“It’s so dumb.”
“It’s so dumb, it’s brilliant!”
“No! It’s just dumb!”
That simple, brilliant exchange occurs halfway through the final act of Glass Onion: A Knives Out Mystery. Master detective Benoit Blanc (Daniel Craig) explains the film’s murder mystery, with incredulity and exhaustion. Not because the murder is exceptionally clever or challenging. Instead, he expresses disgust at the plot’s stupidity, even though he is amongst the world’s greatest, self-proclaimed “disruptors.” When one suspect expresses shock at the scheme’s “brilliance,” Blanc is horrified at the arrogance and, again, stupidity on display.
Watching it at the Toronto Film Festival in September, it was easy for me to view Glass Onion as just another delightful murder mystery skewering the rich. However, this was before a cavalcade of embarrassing failures by people who were (and in some cases, still are) heralded as great “disruptors.” It would be two months before Theranos founder Elizabeth Holmes received an 11-year prison sentence for fraud, Sam Bankman-Fried’s arrest for the sprawling FTX debacle, and the ongoing Elon Musk-Twitter fiasco.
In that context, Glass Onion becomes more than a successful follow-up to Knives Out. In this film, Blanc is caught up in the exploits of billionaire CEO Miles Bron (Edward Norton) and his group of wealthy friends: politician Claire Debella (Kathryn Hahn), scientist Lionel Toussaint (Leslie Odom Jr), model-turned-designer Birdie Jay (Kate Hudson), and video game streamer/men’s rights activist Duke Cody (Dave Bautista). Bron invites them and estranged friend and former business partner Cassandra Brand (Janelle Monáe) to his private island off the coast of Greece, where he stages a murder mystery party weekend. Blanc quickly discovers that this group isn’t as close-knit as they seem, each with complicated business and personal interests that they will do anything, even murder, to preserve.
Writer-director Rian Johnson takes big swings with Glass Onion. Armed with Netflix’s millions and hefty cultural relevance, he aims for a bolder, brassier film than Knives Out. You can see every dollar on the screen, an accurate approximation of unfathomable wealth. The set design and costumes are appropriately outrageous and undeniably stunning. (Blanc’s little outfits are destined to become Halloween looks next year.) Were Johnson more undisciplined, he could’ve jumped the shark and pushed the film into self-parody territory. (Thanks to the abundance of celebrity cameos, it comes close.) However, his razor-sharp script and commanding direction keep its purpose – to emphasize the absurdity of the billionaire lifestyle – firmly in view.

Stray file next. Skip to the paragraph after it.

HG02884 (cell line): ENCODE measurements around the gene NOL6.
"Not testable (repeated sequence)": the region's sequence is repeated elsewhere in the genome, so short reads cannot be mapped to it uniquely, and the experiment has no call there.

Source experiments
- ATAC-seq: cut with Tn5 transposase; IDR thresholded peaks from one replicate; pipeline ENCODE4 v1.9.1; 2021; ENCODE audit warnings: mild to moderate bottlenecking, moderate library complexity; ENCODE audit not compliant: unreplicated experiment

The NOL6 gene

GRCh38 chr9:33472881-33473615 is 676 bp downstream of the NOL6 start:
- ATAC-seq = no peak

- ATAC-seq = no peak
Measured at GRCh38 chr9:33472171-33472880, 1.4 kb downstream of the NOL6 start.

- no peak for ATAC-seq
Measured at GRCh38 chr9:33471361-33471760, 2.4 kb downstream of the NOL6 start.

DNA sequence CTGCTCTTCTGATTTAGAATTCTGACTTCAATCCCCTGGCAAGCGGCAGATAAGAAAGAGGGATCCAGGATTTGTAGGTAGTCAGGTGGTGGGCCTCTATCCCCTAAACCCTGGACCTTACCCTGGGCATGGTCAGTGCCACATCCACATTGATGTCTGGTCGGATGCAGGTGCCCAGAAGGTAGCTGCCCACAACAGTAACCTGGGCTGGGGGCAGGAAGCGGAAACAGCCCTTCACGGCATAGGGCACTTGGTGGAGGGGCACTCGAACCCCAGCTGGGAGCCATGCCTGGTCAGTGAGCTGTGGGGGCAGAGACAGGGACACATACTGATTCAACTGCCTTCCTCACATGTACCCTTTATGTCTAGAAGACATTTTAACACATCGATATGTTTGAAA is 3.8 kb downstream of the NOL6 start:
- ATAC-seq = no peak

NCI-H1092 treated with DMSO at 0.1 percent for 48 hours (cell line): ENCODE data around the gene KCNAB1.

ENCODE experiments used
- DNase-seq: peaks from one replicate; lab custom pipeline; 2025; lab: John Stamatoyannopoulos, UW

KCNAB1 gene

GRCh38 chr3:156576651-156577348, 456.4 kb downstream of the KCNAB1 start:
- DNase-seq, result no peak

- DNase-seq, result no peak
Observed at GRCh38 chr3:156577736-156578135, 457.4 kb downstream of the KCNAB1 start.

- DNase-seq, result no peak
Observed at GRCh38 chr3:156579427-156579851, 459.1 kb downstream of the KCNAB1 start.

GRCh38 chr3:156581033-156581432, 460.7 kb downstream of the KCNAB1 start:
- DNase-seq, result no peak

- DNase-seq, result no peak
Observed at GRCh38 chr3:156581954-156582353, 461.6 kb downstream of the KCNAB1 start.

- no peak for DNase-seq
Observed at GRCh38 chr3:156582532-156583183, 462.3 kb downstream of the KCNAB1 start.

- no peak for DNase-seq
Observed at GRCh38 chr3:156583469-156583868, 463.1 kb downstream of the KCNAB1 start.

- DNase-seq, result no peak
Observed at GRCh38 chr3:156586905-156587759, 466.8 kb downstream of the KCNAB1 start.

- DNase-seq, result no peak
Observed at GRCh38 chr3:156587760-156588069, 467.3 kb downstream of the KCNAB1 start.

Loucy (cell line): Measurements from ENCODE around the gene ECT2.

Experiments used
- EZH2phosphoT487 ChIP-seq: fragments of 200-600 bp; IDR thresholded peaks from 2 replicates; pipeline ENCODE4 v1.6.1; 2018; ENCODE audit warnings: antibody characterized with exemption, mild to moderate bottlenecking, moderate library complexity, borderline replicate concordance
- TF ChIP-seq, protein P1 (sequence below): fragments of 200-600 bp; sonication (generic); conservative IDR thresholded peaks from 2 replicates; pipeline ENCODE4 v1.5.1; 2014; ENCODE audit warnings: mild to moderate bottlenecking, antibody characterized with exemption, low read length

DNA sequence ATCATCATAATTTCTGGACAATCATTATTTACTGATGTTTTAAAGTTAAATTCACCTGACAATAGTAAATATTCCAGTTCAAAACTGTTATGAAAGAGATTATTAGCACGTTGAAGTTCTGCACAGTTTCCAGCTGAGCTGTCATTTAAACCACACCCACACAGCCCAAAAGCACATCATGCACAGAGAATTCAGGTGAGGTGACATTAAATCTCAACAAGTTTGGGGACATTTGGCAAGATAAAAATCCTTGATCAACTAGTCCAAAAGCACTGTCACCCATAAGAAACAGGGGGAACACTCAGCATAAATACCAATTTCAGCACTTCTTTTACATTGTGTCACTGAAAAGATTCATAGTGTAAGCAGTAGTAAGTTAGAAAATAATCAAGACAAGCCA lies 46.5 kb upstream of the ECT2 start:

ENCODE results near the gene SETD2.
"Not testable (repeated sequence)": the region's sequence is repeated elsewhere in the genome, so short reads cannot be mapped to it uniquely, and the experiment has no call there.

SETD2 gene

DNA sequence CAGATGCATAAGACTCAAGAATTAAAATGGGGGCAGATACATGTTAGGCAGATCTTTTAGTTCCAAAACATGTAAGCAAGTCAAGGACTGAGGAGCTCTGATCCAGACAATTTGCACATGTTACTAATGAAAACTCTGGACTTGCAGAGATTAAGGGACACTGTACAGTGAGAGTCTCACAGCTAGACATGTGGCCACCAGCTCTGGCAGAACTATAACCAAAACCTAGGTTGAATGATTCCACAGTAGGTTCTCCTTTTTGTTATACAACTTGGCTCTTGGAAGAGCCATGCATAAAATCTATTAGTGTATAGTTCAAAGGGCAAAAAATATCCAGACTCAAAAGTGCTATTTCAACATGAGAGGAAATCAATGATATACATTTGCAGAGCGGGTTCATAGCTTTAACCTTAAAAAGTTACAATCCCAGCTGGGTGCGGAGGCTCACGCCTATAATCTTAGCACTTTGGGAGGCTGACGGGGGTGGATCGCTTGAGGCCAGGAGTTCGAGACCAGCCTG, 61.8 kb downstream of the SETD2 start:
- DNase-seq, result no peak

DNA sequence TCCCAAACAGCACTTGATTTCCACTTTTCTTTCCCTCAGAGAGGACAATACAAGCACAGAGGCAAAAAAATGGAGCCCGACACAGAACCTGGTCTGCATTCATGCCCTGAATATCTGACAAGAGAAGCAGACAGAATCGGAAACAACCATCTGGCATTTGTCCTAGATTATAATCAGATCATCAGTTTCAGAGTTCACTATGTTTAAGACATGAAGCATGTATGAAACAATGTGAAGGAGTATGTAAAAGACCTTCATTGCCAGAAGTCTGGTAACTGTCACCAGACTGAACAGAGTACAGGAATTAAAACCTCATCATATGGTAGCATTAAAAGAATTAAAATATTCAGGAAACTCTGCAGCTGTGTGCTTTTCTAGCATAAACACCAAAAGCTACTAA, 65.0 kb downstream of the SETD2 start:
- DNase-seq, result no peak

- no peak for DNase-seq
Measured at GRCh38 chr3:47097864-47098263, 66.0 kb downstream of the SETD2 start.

The greatest beneficiary of Johnson’s approach is his cast of contemptible characters. He builds rich, engaging portraits of his subjects, deftly leveraging the film’s initial traditional whodunnit structure. Each feels distinctive and complex beyond their well-worn stereotypes, like the “dumb blonde” or the “incel meathead.” Each actor makes a meal of their roles, relishing in the high-camp dialogue and wild story twists. Everyone is strong, but Janelle Monáe is the film’s undeniable standout. She has the most complicated role and delivers everything Johnson’s narrative funhouse asks – mystery, fury, hilarity – in spades. This group and their messy relationships would’ve made for an urgent mystery even if they weren’t trapped on an island compound. The fact that they are sitting ducks fixes an exciting charge to the film.
Johnson also uses the Miles Bron crew to dimensionalize his critique of the mega-wealthy and their claims of staggering genius. Glass Onion gleefully shreds the idea that millionaires and billionaires are, by and large, significantly smarter than everyone else. Despite his claims of being a world-class disruptor, Bron is a nincompoop who uses his wealth as a shield. He’s someone for whom intelligence is a performance, as is his new-age posturing and past Tom Cruise-in-Magnolia cosplay. He gets away with it because of his questionably-acquired money. It’s why everyone else easily ices Cassandra out for being one of two people willing to hold him accountable.
The other is Benoit Blanc. Half the fun of Glass Onion is seeing how exhausting and appalling Blanc finds the whole affair. Johnson smartly expands Blanc’s role in this film, setting him as a compelling foil to Miles Bron and his sycophants. He is everything the other characters are not. Blanc is wealthy but relatively modest, intelligent, wise, and kind. Miles and his friends are corrupt, cruel, “vainglorious buffoons.” Despite his hopes, Blanc realizes there is no intellectual rigor to be found in this group. (After all, they are led by someone who misuses big words and hires Gillian Flynn to write his murder mystery.) Craig brilliantly conveys Blanc’s disappointment and disgust, part of a broadly entertaining and thoughtful performance that is arguably his best since Casino Royale.
Blanc finds in Glass Onion that the “disruption” is a shoddily-constructed myth, held together by flimsy self-interest, intimidation, and cruelty. The “complicated genius” falls apart under the slightest pressure of scrutiny. Johnson raises a magnifying glass to extreme wealth and exposes its narcissist underpinnings. Becoming a billionaire is not necessarily a marker of supreme intelligence but more likely arrogance, luck, and apathy for other human beings. Johnson delivers the message without a drop of subtlety, but that is the point. His film could apply to many transformative figures who sold the world a dream that ended up a farce. Glass Onion arrives at just the right time, as we peel back the layers of the “disruptor” to expose the hollowness underneath, much like a glass onion.
Glass Onion: A Knives Out Mystery is streaming on Netflix.